The official line : The iPod is an amazing MP3 player. It organises the songs and podcast for easy access; The unique ear buds are ear friendly and produce great sound; The price is one of the lowest in the market; Combined with iTunes, the player provides unlimited access to all the songs I want.
The reality : MP3 is an amazing player but I had to fudge the MP3 player heavily in order for it to do the things I want from it. Let’s get right to it :
I) The first thing is the DRM (Digital Rights Management) issue.
As everyone probably knows by now DRM is a way protecting copyrighted material. Since almost all the music on the market is copyrighted, DRM is a part of all the legal downloadable music out there. What does DRM on a song do? It limits the ability of the user to make copies to other MP3 players (including other iPods) although you can make unlimited number of CDs. So
why is DRM an issue for me? Well the first one is that DRM packs a lot of muscle. In the form of storage and in the form of processing by the MP3 player. This would have an added affect on the battery of the iPod which is now getting old.
The second, and more importantly, I cannot change the format of the songs to MP3. This is a big drawback for me as I like to listen to podcasts which are not always in AAC format (the Apple format). I know I can convert the podcasts to AAC (that an additional cost) but what about the numerous songs I have on my PC that I downloaded from P2P sites and some paid sites? I have
spent almost $50 on downloading 3GB of music, all in MP3 format. What happens to those songs? So, I had to stick to MP3. This of course means that I have no access to the $0.99 songs from iTunes because they are in the AAC format.
This lockdown on the format is one of the main drawbacks of the iPod / iTunes combination for me.
II) The second thing is that Apple will most probably make the same mistake with iPod as they made with Mac in the early 80s. All said and done, Apple was the first company with a successful business model for online music. The $0.99 song or $9.99 album is well within the means of youth and very appealing to legal conscious adult population. The problem is that Apple is notorious for it’s monopolistic business practices. Back in the 80s, rather than open the architecture of their highly successful and technologically advanced computers to other companies (like IBM did in the early 80s), it had a stranglehold on it’s brand and the result is that Apple now occupies a niche rather than lead the computer world. I fear the same will happen with iPod. Rather than open to new ideas from the market, they will try and hold on to their successful business model. This means they will be successful for a few years but as the prices of the other MP3 players continues to drop and new business models are introduced, they will have to either let go of their lead or, again, occupy a niche.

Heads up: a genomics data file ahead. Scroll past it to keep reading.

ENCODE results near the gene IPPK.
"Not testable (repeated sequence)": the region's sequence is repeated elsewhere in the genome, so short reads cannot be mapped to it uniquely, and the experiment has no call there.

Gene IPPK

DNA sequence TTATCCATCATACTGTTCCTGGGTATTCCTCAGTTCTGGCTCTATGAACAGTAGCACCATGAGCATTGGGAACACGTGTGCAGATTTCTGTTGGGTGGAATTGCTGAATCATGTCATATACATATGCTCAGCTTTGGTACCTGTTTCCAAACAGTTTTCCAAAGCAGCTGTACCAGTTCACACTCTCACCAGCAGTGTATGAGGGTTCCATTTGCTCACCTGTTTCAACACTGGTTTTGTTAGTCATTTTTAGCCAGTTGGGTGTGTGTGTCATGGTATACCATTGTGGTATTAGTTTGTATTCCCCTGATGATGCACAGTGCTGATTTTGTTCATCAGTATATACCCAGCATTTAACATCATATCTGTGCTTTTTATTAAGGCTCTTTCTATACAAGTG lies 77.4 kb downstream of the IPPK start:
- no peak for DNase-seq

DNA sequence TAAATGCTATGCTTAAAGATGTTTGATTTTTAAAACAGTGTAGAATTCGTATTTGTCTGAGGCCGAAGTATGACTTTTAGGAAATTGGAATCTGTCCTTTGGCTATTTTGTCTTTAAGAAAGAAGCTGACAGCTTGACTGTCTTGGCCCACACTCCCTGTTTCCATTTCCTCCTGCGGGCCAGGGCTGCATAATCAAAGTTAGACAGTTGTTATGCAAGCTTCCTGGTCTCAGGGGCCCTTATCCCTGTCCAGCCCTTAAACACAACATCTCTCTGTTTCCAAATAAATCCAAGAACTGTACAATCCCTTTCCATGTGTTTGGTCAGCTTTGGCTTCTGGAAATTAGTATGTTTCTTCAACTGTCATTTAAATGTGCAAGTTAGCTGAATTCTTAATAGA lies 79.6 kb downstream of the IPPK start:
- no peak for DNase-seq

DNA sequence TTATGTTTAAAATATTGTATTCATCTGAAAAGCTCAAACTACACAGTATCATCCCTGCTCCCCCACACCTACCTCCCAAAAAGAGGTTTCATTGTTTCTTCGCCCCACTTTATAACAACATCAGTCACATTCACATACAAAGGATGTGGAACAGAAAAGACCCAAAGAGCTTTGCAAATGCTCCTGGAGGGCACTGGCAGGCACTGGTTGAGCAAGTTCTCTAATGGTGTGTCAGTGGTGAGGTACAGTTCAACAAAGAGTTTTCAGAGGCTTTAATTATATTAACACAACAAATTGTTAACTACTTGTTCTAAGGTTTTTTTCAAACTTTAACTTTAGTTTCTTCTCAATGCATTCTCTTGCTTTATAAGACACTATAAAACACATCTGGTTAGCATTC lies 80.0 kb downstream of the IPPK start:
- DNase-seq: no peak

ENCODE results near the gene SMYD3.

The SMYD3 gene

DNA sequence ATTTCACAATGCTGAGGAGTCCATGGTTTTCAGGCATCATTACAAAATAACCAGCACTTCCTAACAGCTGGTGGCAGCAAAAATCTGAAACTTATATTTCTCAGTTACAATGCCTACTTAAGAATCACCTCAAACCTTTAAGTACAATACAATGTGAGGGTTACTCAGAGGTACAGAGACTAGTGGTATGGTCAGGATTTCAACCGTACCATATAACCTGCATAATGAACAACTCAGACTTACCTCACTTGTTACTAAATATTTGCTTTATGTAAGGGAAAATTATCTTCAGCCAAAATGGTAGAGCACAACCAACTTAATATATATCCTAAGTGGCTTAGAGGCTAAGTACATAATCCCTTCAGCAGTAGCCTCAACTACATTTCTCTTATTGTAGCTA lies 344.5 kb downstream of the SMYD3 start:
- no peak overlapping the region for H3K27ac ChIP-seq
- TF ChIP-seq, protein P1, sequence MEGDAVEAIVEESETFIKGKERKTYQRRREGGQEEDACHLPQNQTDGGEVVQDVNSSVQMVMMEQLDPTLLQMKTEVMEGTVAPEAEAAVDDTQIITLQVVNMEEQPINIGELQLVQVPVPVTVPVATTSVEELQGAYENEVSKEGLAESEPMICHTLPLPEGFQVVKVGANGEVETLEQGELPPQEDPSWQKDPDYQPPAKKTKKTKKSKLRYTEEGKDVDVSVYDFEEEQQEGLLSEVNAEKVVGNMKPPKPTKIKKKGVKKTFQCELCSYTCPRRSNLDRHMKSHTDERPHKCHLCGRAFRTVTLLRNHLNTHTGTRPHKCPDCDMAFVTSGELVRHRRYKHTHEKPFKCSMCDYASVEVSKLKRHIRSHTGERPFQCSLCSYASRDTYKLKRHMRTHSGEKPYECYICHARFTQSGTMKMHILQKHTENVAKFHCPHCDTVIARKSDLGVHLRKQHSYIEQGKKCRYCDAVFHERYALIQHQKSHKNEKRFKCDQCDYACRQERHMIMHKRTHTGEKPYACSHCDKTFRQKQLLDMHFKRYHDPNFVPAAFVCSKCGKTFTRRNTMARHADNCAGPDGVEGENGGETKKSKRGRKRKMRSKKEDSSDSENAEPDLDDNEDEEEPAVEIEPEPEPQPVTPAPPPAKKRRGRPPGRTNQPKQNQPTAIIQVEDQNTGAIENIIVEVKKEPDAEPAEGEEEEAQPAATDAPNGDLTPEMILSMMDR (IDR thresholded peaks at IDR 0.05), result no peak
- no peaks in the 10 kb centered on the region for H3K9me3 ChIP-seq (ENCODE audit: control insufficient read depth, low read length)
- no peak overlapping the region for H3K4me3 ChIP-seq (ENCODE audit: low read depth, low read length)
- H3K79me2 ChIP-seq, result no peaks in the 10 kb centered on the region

I know this is very speculative but Apple has proven again and again how to forge ahead of the pack and then meekly step aside.
III) The third that really irks me about Apple is despite it’s burgeoning power in the music industry, it is still toeing the RIAA line. RIAA (Recording Industry Association of America) is the body that controls the music in the U.S and it’s affiliates (like RIAC : Recording Industry Association of Canada) in the rest of the world. What they say in the music business, goes. If they don’t like the fact that you can download music from a site for free (like the P2P networks), they will do everything in their power to shutdown the site (E.g. Kazaa, Napster, Morpheus etc.) To drive their point to the citizens of the western world that copying and downloading is illegal, they will sue grandmothers and little kids for thousands or dollars. But along came Apple and showed them how to make money out of downloading and everyone is happy for a few months. And then RIAA starts to dictate terms. DRM; Increase in price of the songs; Charge more
for the popular songs. So far Apple has been able to fight off these very silly trends but there are indication that RIAA will dictate to Apple how to run their business.
This is exactly what is happening in France.
The French government is going to pass a law that says that Apple has to let the users change format of the songs to whatever they wish. This, of course, means that the DRM needs to be stripped off. This is going to be a big no, no within RIAA. And there are strong indications that if this law comes into effect in a month or so, instead of trying to come up with a better model to
accommodate French laws, Apple will pull out of the French market!! Imagine that. Rather than find a model other than the one they have (which Apple will have to do sooner or later), they just snub an important market. This is in line with RIAA.
In conclusion, Apple is on the cusp of some major changes in the music industry. It needs to show some creativity in leadership (like it did when it came up with iPod) to clear a path for music lovers around the world. I (and, I am sure, millions of others listeners) are sick of the way music industry functions.